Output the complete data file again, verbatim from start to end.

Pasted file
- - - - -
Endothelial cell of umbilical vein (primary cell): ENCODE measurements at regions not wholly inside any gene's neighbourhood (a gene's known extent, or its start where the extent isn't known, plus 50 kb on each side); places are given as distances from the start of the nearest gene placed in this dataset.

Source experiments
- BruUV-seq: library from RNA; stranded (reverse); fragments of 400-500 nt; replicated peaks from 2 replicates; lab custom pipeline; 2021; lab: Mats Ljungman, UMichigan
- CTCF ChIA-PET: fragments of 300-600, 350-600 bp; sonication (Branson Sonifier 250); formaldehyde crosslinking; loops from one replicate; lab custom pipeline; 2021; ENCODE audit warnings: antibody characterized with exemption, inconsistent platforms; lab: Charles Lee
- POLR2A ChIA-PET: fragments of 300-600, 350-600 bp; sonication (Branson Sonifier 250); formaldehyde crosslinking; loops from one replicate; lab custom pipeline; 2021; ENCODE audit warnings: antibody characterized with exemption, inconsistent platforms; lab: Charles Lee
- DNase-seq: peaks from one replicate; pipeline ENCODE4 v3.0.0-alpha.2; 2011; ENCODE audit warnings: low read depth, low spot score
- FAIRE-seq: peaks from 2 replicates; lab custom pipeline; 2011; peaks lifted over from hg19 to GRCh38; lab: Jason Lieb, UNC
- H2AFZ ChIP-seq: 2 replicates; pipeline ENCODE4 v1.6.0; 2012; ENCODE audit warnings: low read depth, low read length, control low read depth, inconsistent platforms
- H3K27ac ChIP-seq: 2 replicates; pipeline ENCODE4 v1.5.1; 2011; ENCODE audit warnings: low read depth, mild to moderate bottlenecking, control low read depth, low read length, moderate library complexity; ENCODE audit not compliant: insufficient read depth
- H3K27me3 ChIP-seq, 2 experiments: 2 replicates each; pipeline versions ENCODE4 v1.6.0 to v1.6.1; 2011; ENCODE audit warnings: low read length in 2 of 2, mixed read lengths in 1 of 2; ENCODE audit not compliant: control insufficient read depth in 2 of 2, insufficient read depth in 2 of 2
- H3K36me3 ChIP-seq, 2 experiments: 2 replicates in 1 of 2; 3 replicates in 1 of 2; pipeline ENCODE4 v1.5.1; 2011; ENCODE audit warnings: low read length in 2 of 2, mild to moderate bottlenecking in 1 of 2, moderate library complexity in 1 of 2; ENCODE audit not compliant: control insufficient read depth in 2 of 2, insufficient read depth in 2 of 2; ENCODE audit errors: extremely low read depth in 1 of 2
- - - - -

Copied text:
Endothelial cell of umbilical vein (primary cell): ENCODE measurements at regions not wholly inside any gene's neighbourhood (a gene's known extent, or its start where the extent isn't known, plus 50 kb on each side); places are given as distances from the start of the nearest gene placed in this dataset.

Source experiments
- BruUV-seq: library from RNA; stranded (reverse); fragments of 400-500 nt; replicated peaks from 2 replicates; lab custom pipeline; 2021; lab: Mats Ljungman, UMichigan
- CTCF ChIA-PET: fragments of 300-600, 350-600 bp; sonication (Branson Sonifier 250); formaldehyde crosslinking; loops from one replicate; lab custom pipeline; 2021; ENCODE audit warnings: antibody characterized with exemption, inconsistent platforms; lab: Charles Lee
- POLR2A ChIA-PET: fragments of 300-600, 350-600 bp; sonication (Branson Sonifier 250); formaldehyde crosslinking; loops from one replicate; lab custom pipeline; 2021; ENCODE audit warnings: antibody characterized with exemption, inconsistent platforms; lab: Charles Lee
- DNase-seq: peaks from one replicate; pipeline ENCODE4 v3.0.0-alpha.2; 2011; ENCODE audit warnings: low read depth, low spot score
- FAIRE-seq: peaks from 2 replicates; lab custom pipeline; 2011; peaks lifted over from hg19 to GRCh38; lab: Jason Lieb, UNC
- H2AFZ ChIP-seq: 2 replicates; pipeline ENCODE4 v1.6.0; 2012; ENCODE audit warnings: low read depth, low read length, control low read depth, inconsistent platforms
- H3K27ac ChIP-seq: 2 replicates; pipeline ENCODE4 v1.5.1; 2011; ENCODE audit warnings: low read depth, mild to moderate bottlenecking, control low read depth, low read length, moderate library complexity; ENCODE audit not compliant: insufficient read depth
- H3K27me3 ChIP-seq, 2 experiments: 2 replicates each; pipeline versions ENCODE4 v1.6.0 to v1.6.1; 2011; ENCODE audit warnings: low read length in 2 of 2, mixed read lengths in 1 of 2; ENCODE audit not compliant: control insufficient read depth in 2 of 2, insufficient read depth in 2 of 2
- H3K36me3 ChIP-seq, 2 experiments: 2 replicates in 1 of 2; 3 replicates in 1 of 2; pipeline ENCODE4 v1.5.1; 2011; ENCODE audit warnings: low read length in 2 of 2, mild to moderate bottlenecking in 1 of 2, moderate library complexity in 1 of 2; ENCODE audit not compliant: control insufficient read depth in 2 of 2, insufficient read depth in 2 of 2; ENCODE audit errors: extremely low read depth in 1 of 2